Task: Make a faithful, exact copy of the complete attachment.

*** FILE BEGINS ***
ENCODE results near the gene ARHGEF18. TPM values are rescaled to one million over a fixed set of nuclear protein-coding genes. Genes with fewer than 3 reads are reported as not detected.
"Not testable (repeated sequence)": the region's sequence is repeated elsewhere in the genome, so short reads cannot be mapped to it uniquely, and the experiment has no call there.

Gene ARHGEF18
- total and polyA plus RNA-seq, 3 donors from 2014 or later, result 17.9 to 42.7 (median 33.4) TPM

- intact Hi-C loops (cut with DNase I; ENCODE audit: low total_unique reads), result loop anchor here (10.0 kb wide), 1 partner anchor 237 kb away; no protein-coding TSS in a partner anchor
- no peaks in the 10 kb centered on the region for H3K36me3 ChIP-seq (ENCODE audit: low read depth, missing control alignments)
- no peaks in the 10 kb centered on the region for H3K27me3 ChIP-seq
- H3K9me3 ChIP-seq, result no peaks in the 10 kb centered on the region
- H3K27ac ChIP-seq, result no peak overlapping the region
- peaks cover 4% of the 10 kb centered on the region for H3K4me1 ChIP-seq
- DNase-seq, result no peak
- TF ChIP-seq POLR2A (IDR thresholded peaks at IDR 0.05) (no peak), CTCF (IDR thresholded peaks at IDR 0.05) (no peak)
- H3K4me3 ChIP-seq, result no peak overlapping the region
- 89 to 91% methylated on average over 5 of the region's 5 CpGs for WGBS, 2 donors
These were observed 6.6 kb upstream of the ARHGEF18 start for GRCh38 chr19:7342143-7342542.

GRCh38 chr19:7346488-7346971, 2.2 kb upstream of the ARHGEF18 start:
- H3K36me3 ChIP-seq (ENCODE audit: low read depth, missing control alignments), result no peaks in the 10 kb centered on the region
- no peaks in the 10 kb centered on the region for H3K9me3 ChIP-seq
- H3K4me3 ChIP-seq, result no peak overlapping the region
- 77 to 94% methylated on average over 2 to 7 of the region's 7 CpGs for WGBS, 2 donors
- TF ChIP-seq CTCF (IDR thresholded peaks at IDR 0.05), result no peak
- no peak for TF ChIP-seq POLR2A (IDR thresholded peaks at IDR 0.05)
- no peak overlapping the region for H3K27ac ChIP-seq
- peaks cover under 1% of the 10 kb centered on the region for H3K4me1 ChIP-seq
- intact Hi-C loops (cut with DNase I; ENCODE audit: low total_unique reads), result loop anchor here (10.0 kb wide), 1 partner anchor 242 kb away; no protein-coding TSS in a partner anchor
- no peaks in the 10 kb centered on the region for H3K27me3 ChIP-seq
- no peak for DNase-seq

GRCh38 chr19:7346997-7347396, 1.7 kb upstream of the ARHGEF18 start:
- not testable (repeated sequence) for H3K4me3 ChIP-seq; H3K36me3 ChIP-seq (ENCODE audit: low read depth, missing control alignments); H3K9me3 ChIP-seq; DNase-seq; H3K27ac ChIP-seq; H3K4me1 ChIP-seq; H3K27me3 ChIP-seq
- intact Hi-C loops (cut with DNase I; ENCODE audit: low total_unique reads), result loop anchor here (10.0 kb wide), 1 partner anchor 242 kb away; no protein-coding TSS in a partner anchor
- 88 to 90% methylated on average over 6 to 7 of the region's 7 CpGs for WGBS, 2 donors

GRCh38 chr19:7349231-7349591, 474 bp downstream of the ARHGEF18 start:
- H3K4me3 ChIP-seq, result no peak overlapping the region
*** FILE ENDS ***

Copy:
ENCODE results near the gene ARHGEF18. TPM values are rescaled to one million over a fixed set of nuclear protein-coding genes. Genes with fewer than 3 reads are reported as not detected.
"Not testable (repeated sequence)": the region's sequence is repeated elsewhere in the genome, so short reads cannot be mapped to it uniquely, and the experiment has no call there.

Gene ARHGEF18
- total and polyA plus RNA-seq, 3 donors from 2014 or later, result 17.9 to 42.7 (median 33.4) TPM

- intact Hi-C loops (cut with DNase I; ENCODE audit: low total_unique reads), result loop anchor here (10.0 kb wide), 1 partner anchor 237 kb away; no protein-coding TSS in a partner anchor
- no peaks in the 10 kb centered on the region for H3K36me3 ChIP-seq (ENCODE audit: low read depth, missing control alignments)
- no peaks in the 10 kb centered on the region for H3K27me3 ChIP-seq
- H3K9me3 ChIP-seq, result no peaks in the 10 kb centered on the region
- H3K27ac ChIP-seq, result no peak overlapping the region
- peaks cover 4% of the 10 kb centered on the region for H3K4me1 ChIP-seq
- DNase-seq, result no peak
- TF ChIP-seq POLR2A (IDR thresholded peaks at IDR 0.05) (no peak), CTCF (IDR thresholded peaks at IDR 0.05) (no peak)
- H3K4me3 ChIP-seq, result no peak overlapping the region
- 89 to 91% methylated on average over 5 of the region's 5 CpGs for WGBS, 2 donors
These were observed 6.6 kb upstream of the ARHGEF18 start for GRCh38 chr19:7342143-7342542.

GRCh38 chr19:7346488-7346971, 2.2 kb upstream of the ARHGEF18 start:
- H3K36me3 ChIP-seq (ENCODE audit: low read depth, missing control alignments), result no peaks in the 10 kb centered on the region
- no peaks in the 10 kb centered on the region for H3K9me3 ChIP-seq
- H3K4me3 ChIP-seq, result no peak overlapping the region
- 77 to 94% methylated on average over 2 to 7 of the region's 7 CpGs for WGBS, 2 donors
- TF ChIP-seq CTCF (IDR thresholded peaks at IDR 0.05), result no peak
- no peak for TF ChIP-seq POLR2A (IDR thresholded peaks at IDR 0.05)
- no peak overlapping the region for H3K27ac ChIP-seq
- peaks cover under 1% of the 10 kb centered on the region for H3K4me1 ChIP-seq
- intact Hi-C loops (cut with DNase I; ENCODE audit: low total_unique reads), result loop anchor here (10.0 kb wide), 1 partner anchor 242 kb away; no protein-coding TSS in a partner anchor
- no peaks in the 10 kb centered on the region for H3K27me3 ChIP-seq
- no peak for DNase-seq

GRCh38 chr19:7346997-7347396, 1.7 kb upstream of the ARHGEF18 start:
- not testable (repeated sequence) for H3K4me3 ChIP-seq; H3K36me3 ChIP-seq (ENCODE audit: low read depth, missing control alignments); H3K9me3 ChIP-seq; DNase-seq; H3K27ac ChIP-seq; H3K4me1 ChIP-seq; H3K27me3 ChIP-seq
- intact Hi-C loops (cut with DNase I; ENCODE audit: low total_unique reads), result loop anchor here (10.0 kb wide), 1 partner anchor 242 kb away; no protein-coding TSS in a partner anchor
- 88 to 90% methylated on average over 6 to 7 of the region's 7 CpGs for WGBS, 2 donors

GRCh38 chr19:7349231-7349591, 474 bp downstream of the ARHGEF18 start:
- H3K4me3 ChIP-seq, result no peak overlapping the region